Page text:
Life of service honored
Heritage Court cites Carey woman’s work
Third in a series of five
By MEGAN THOMAS
Express Staff Writer
"She is a hard worker from the core out,"
Holly Rivera says in praise of her mother, Verda O’Crowley, of Carey. For her
life of hard work, O’Crowley, 74, will be inducted into the first Blaine County
Heritage Court sponsored by the Blaine County Historical Society.
The 2004 Heritage Court will honor
O’Crowley and four other women for their contributions to the Wood River Valley
during the 2004 Heritage Court at the Liberty Theatre in Hailey on June 27 at 7
p.m. The other four women being honored are Lillian Wright, 90, of Bellevue;
Marge Brass Heiss, 94, of Bellevue; Billie Horne Buhler, 90, of Hailey, and Mary
Jane Griffith Conger, 78, of Ketchum.
Verda O’Crowley will be honored as a
"Lady of the Court" at the 2004 Heritage Court. Express Photo by Megan
O’Crowley started her life of hard work in
kindergarten. "I had to go to school a year early because they needed 12 kids to
keep the school running," she explained. The school was a one-room schoolhouse
with wooden plank benches and a pot-bellied stove in Muldoon Canyon, east of
Born in Jerome, O’Crowley’s family moved
to Muldoon Canyon shortly thereafter. O’Crowley recalls the harsh, long winters
living in Muldoon Canyon, where temperatures would fall to 40 and 50 degrees
below zero. Her family stocked up on groceries in October, relying on beans,
rice and dried fruit throughout the winter. The food had to last until May, when
the family was able to return to town for groceries.
Throughout the winter her father would
take O’Crowley and her siblings to the school in his sleigh. The family stayed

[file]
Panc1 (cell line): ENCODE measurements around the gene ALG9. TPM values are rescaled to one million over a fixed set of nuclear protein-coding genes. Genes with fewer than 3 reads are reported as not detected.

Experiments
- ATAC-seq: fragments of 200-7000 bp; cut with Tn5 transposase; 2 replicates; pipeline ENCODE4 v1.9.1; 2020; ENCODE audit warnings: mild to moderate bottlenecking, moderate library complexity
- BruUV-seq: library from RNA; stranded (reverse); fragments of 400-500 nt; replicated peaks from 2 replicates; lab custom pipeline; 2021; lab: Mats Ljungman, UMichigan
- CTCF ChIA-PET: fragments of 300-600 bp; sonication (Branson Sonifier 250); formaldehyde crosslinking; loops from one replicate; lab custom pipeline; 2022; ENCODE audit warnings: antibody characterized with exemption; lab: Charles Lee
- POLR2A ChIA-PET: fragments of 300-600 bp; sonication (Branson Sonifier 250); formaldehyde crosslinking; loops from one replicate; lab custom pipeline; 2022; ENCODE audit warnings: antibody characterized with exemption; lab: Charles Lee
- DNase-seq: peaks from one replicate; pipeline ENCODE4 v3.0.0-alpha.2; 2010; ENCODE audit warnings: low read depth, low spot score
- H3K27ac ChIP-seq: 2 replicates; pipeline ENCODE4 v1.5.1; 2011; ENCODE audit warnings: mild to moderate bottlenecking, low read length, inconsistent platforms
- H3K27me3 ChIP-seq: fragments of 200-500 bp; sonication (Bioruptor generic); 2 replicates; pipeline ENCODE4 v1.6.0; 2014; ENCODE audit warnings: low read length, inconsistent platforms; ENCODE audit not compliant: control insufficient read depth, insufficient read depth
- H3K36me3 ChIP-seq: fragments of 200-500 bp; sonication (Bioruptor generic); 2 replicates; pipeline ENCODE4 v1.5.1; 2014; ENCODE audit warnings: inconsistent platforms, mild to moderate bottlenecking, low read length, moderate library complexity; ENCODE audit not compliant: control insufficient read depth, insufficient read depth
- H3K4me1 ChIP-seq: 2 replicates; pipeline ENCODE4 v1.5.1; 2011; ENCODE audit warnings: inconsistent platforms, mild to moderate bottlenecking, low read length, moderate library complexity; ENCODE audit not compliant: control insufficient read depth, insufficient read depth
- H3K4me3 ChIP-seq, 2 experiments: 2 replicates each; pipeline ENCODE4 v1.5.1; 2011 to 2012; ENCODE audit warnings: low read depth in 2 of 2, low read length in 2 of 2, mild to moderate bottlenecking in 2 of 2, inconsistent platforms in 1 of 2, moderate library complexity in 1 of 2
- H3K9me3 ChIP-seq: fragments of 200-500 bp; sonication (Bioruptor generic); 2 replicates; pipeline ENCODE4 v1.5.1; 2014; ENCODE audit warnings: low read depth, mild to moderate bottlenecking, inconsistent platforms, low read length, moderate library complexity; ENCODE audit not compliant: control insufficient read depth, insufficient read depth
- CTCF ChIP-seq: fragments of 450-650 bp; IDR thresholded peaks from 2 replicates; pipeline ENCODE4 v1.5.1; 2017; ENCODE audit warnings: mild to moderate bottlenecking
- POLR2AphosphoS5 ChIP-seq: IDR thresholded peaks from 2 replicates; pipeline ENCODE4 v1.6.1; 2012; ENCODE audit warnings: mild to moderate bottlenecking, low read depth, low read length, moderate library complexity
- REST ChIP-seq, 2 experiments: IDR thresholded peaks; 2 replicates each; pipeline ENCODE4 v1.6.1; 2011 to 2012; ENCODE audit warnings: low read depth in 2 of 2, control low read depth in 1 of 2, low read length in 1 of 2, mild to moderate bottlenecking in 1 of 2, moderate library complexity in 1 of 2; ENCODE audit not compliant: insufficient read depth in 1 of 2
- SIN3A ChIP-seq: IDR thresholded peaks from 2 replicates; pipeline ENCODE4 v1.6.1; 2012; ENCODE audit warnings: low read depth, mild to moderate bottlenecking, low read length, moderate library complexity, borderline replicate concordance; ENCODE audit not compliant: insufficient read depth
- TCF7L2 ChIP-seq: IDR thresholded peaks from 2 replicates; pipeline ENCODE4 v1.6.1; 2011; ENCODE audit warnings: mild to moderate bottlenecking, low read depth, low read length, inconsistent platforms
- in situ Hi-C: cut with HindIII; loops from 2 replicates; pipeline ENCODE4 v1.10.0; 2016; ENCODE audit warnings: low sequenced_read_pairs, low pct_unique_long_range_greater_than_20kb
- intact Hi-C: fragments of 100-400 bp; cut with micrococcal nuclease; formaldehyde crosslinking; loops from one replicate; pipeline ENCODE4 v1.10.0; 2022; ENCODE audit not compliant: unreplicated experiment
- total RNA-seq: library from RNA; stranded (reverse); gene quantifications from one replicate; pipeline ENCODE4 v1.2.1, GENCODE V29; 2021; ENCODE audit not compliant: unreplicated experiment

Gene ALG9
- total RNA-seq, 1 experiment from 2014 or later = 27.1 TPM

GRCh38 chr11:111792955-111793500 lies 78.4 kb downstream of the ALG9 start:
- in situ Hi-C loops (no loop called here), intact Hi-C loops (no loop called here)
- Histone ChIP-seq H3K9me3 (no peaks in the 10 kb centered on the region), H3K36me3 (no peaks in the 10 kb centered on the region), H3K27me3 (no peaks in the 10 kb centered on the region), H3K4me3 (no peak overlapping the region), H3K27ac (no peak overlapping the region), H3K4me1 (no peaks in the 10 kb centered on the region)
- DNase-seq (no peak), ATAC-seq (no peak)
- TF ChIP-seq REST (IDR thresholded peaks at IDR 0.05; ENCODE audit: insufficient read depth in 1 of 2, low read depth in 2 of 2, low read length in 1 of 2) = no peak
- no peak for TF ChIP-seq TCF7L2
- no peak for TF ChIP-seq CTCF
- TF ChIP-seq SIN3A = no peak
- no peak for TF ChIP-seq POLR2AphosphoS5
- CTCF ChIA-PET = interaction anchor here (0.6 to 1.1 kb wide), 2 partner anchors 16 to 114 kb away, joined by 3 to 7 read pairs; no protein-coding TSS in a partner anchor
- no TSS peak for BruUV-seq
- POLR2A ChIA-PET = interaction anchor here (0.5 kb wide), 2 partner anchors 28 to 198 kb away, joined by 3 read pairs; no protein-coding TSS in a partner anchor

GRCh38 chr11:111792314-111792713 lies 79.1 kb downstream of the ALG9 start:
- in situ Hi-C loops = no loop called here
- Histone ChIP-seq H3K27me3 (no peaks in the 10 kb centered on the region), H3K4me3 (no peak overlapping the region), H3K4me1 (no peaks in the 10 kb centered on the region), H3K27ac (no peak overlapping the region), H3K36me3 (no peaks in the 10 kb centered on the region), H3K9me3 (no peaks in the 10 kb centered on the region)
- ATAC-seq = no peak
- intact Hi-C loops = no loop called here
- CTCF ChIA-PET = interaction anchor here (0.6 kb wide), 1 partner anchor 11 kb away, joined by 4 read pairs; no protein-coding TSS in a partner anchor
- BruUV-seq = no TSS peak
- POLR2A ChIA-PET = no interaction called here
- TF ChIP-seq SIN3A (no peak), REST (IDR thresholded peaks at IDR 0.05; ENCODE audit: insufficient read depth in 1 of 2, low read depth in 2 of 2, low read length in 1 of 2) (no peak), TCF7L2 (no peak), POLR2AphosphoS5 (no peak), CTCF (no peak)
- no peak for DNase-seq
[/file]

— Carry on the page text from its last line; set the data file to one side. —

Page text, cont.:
warm during the ride with the rocks they heated the night before.
O’Crowley lived in Muldoon for nine years,
and then the family moved to Carey, where she finished school. After a brief
stint working in Boise, she moved to Picabo to work for Picabo Livestock
Company. While living on the ranch, O’Crowley met her husband, Harry. She had
five children and raised a foster child all while working as the ranch cook.
"I would get up at 4 a.m. to cook
breakfast, then lunch and supper," she remembers. She cooked for up to 40
people, transforming the rundown shed into a productive cookhouse along the way.
"Whatever she did, she made it a lot
better than when she walked in," complimented her daughter, Rivera.
O’Crowley not only spent her long days in
the ranch cookhouse, but worked on setting up irrigation pipe as well.
Arguably, she did the work of two if not
While working as a pipe presser, between
preparing meals on the ranch, O’Crowley was unexpectedly fired from her
irrigation duties. Then, two men were hired to fill her job as the pipe presser.
In retaliation for being fired O’Crowley
went outside and burned her bra.
"Then they started treating women a lot
better," she said.
Her daughter describes the action as a
momentous occasion on the ranch that began her own convictions for women’s
rights. O’Crowley laughed at her daughter’s recollections, humility hiding the
life she describes as "mostly work, and very little play."
For all of her hard work and notoriety in
Picabo, O’Crowley was crowned Picabo’s princess. She rode in the first Hailey
rodeo representing Picabo, her home for over 45 years.
In addition to working as a cook for the
Picabo Livestock Company, she also worked at the Senior Center and Environmental
Camps in the Wood River Valley. "She would wear an apron and she was known
everywhere," said Rivera.
After retiring her apron, O’Crowley and
her husband moved to Carey, which is home today. These days, O’Crowley is active
in the Carey Senior Center and the Church of Jesus Christ Latter-day Saints. She
is the proud grandmother of 25 grandchildren and three great-grandchildren.
Today, O’Crowley said she does not cook
unless she is forced to, but she still cans 1,000 quarts of food per year. She
has also traveled throughout the world, and to all but 14 states.
When at home O’Crowley stays busy
collecting antiques and learning the stories of each piece she finds. The
stories that emanate from pieces, like her 100-year-old burgundy couch, are
little rival to O’Crowley’s own life story.